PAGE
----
A recipe for solar energy: learning from nature
For the past 20 years, MIT Professor Daniel G. Nocera of chemistry has been working on a novel system for producing pollution-free energy in real time without adding fuel. In his system, a tub of water containing specially designed chemicals sits in the sunshine. Gaseous hydrogen and oxygen rise from the water, pass through a power-producing fuel cell, then recombine to replenish the water in the tub.
Sound too good to be true? Nocera thinks not. While practical systems may be another 20 years away, recent events in his MIT lab suggest that his vision is not as implausible as it may seem.
Much discussion now focuses on a cleaner energy future based on hydrogen rather than fossil fuels. But where are we going to get all the hydrogen? The obvious answer is electrolysis, which splits water into hydrogen and oxygen, the feed stocks for clean and efficient power-generating fuel cells. But conventional electrolysis is driven by electricity mostly made using fossil fuels, just what we need to get away from.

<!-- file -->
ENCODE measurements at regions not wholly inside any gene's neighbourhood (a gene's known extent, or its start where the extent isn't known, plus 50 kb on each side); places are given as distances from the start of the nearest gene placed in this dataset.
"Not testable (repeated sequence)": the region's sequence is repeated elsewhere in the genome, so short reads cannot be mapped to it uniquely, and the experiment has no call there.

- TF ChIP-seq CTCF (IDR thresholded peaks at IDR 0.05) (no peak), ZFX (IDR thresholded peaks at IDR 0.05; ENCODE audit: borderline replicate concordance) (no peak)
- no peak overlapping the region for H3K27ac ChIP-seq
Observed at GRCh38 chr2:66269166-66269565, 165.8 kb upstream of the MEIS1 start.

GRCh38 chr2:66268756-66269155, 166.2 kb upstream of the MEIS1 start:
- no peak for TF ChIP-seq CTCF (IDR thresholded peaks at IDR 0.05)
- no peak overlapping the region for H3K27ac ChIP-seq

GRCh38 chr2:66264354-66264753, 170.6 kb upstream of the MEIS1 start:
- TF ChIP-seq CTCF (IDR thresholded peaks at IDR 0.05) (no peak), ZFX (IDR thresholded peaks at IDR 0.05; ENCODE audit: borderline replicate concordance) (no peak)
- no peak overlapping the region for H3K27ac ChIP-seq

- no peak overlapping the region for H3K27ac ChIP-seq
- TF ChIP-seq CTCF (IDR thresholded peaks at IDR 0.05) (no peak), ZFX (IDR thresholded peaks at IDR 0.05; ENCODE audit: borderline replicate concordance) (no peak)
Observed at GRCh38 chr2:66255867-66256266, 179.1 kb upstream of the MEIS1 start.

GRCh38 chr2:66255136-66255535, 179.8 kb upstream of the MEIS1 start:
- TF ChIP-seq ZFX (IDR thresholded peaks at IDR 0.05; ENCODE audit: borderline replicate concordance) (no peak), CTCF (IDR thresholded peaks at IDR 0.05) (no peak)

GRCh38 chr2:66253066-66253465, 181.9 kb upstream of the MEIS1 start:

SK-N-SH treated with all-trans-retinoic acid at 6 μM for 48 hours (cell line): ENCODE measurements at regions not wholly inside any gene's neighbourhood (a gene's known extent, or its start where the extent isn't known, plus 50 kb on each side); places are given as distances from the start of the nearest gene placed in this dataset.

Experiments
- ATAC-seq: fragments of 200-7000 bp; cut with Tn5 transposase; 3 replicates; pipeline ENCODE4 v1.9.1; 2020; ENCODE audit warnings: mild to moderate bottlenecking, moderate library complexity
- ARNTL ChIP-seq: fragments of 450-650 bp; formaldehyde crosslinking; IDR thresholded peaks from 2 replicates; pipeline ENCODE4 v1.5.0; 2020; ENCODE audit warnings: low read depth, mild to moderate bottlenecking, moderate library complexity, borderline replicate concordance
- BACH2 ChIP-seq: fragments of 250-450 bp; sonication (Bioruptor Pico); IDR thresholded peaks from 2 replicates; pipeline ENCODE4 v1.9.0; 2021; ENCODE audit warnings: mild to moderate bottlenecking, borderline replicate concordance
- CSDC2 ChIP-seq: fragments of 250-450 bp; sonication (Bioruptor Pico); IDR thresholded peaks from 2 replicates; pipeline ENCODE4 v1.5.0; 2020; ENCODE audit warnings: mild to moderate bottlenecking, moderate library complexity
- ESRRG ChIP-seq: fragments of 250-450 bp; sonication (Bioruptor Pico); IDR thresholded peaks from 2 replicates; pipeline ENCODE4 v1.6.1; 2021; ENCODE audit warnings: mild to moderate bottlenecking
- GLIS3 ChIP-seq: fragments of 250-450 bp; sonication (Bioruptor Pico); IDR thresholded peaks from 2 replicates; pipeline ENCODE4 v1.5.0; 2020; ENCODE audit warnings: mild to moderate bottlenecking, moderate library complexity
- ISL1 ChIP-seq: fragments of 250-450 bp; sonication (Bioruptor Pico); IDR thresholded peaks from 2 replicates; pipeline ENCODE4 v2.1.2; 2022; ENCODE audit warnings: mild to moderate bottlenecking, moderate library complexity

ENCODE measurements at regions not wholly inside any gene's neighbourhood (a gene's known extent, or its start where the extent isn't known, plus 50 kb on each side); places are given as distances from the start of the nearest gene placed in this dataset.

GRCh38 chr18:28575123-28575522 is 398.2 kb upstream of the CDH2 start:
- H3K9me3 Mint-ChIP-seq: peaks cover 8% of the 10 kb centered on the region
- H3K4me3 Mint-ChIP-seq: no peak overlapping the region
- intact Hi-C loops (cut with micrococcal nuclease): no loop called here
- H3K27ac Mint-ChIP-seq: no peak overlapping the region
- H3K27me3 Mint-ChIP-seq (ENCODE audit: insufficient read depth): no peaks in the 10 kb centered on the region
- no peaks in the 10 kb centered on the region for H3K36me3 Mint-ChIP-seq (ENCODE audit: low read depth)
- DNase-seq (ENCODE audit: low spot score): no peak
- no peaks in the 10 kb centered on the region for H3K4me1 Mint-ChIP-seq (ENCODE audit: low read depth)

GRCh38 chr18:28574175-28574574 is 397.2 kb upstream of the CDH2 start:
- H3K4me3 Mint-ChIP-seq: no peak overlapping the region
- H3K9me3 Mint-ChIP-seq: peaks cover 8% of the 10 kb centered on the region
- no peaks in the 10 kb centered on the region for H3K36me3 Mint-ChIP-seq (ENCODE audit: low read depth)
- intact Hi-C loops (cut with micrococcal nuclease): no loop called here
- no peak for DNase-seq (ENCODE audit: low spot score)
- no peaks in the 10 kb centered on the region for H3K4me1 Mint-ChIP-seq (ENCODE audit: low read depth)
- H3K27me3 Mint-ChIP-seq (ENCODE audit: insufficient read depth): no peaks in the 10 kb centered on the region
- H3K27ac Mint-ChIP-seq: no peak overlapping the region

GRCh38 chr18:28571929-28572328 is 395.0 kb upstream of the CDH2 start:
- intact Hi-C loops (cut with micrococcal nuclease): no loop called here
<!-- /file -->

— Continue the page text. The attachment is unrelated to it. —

Nocera and others believe that in the long-term we must get our energy from the sun. Even if we crowd the earth with biomass farms, windmills, solar power facilities and nuclear plants, we won’t be able to satisfy the world’s appetite for energy in 2050. Yet the daily dose of sunshine on the earth’s surface is enough to power our energy needs for 30 years.